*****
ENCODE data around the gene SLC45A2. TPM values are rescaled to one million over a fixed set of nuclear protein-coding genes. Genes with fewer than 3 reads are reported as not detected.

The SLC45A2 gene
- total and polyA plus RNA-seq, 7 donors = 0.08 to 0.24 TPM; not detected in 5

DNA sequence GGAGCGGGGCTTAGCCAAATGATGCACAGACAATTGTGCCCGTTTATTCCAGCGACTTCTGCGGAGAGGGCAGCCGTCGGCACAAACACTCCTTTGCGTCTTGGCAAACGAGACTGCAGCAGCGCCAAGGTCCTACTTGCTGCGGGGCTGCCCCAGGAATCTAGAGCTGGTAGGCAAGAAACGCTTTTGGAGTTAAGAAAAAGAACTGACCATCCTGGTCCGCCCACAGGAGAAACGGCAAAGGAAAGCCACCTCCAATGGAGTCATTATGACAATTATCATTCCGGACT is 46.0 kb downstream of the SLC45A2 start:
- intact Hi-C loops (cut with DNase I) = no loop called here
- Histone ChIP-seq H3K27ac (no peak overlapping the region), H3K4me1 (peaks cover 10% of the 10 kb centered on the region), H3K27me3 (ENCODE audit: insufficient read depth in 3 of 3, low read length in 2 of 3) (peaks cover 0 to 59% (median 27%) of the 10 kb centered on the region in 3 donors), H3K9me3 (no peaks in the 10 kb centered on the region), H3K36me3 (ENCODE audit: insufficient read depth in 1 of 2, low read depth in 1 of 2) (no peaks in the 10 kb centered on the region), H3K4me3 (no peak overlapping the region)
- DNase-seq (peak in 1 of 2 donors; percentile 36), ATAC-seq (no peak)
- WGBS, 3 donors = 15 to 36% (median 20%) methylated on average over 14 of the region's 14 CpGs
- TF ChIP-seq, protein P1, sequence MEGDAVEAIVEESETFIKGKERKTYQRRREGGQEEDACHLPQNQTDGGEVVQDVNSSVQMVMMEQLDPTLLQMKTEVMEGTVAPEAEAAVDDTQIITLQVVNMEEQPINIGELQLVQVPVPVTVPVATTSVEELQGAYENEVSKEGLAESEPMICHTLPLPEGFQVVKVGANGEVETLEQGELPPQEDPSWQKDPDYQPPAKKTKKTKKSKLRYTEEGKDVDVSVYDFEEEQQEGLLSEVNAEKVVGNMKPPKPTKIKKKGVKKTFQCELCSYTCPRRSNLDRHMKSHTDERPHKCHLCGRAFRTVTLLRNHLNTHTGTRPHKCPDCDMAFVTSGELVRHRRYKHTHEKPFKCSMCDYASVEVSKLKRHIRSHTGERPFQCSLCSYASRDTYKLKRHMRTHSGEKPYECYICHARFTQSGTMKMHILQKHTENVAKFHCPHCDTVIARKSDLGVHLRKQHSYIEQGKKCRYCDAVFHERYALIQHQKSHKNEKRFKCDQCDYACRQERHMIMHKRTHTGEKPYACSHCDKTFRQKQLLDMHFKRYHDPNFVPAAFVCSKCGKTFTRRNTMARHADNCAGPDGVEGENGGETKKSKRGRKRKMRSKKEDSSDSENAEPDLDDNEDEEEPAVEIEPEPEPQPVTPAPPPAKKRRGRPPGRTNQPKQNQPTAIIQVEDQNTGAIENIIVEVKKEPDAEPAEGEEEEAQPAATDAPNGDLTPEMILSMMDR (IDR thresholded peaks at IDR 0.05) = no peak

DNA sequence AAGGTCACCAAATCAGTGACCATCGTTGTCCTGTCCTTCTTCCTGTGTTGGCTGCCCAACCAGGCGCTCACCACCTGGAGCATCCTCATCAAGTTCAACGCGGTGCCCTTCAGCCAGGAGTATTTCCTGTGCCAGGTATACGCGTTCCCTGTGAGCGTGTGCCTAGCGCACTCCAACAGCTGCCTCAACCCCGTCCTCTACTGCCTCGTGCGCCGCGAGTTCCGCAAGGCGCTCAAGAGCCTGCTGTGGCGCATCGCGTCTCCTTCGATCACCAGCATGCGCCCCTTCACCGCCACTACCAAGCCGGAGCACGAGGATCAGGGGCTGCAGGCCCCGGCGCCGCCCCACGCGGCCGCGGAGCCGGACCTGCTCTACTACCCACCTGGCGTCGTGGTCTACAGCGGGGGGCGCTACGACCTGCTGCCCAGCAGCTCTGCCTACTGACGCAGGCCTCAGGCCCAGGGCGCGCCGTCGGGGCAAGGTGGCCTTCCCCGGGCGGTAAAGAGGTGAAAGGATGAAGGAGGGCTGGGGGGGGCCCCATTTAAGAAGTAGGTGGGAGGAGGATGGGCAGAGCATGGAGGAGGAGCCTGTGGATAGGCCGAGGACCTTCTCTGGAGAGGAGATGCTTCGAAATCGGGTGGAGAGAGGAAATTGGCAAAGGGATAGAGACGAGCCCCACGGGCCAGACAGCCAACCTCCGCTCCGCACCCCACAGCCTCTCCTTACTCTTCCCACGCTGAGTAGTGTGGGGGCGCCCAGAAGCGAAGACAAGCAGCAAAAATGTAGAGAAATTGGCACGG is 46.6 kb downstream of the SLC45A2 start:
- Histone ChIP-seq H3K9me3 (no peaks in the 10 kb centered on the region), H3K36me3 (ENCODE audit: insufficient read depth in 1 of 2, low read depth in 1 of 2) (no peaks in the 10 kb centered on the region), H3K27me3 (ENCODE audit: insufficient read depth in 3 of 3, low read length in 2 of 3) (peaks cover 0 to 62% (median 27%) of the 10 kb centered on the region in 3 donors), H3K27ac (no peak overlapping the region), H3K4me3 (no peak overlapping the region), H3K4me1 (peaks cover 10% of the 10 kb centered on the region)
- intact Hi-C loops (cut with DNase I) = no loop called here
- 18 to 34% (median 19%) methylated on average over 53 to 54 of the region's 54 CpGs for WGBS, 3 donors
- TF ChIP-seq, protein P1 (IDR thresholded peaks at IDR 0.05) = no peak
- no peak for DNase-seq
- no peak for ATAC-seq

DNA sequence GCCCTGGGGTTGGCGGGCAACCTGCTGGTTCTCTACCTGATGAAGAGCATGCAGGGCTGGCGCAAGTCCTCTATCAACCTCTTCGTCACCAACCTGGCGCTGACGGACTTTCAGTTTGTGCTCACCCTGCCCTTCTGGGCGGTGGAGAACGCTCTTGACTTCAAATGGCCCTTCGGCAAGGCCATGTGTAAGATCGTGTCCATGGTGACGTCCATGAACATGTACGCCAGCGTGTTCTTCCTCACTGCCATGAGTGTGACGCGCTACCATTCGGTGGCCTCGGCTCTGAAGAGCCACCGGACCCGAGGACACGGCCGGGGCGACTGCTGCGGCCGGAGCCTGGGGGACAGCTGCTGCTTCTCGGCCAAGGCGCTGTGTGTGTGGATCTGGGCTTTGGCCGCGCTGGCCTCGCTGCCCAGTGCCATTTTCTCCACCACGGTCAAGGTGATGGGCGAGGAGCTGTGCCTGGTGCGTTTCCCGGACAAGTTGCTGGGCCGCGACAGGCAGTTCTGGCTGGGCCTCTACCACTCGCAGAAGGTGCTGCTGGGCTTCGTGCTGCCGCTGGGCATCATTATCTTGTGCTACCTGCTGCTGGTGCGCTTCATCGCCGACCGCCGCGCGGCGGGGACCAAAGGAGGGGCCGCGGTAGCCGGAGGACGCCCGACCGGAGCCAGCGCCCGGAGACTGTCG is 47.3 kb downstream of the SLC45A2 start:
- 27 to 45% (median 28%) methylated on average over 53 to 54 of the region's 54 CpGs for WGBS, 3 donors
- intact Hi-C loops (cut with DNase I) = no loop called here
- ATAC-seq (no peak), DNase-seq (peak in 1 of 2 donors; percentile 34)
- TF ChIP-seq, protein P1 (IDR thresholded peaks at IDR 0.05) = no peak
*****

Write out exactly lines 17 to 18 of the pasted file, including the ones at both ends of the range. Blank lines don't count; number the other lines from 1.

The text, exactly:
DNA sequence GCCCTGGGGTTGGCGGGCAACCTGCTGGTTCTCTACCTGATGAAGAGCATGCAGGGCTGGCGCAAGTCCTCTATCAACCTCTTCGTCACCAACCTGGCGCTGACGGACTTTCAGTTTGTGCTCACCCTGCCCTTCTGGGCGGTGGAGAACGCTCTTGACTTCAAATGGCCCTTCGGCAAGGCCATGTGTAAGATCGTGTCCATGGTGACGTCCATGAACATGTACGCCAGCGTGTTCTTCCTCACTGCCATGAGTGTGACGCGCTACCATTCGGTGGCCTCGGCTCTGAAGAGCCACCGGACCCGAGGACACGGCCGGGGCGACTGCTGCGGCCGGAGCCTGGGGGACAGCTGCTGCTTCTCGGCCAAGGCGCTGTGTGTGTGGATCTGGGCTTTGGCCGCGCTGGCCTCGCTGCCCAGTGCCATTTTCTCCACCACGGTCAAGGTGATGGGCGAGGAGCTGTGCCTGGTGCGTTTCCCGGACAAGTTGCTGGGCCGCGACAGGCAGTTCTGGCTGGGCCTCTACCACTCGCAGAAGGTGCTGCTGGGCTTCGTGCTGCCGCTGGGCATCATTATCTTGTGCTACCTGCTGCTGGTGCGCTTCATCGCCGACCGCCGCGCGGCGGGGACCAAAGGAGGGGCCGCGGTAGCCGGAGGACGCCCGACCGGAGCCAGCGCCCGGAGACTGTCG is 47.3 kb downstream of the SLC45A2 start:
- 27 to 45% (median 28%) methylated on average over 53 to 54 of the region's 54 CpGs for WGBS, 3 donors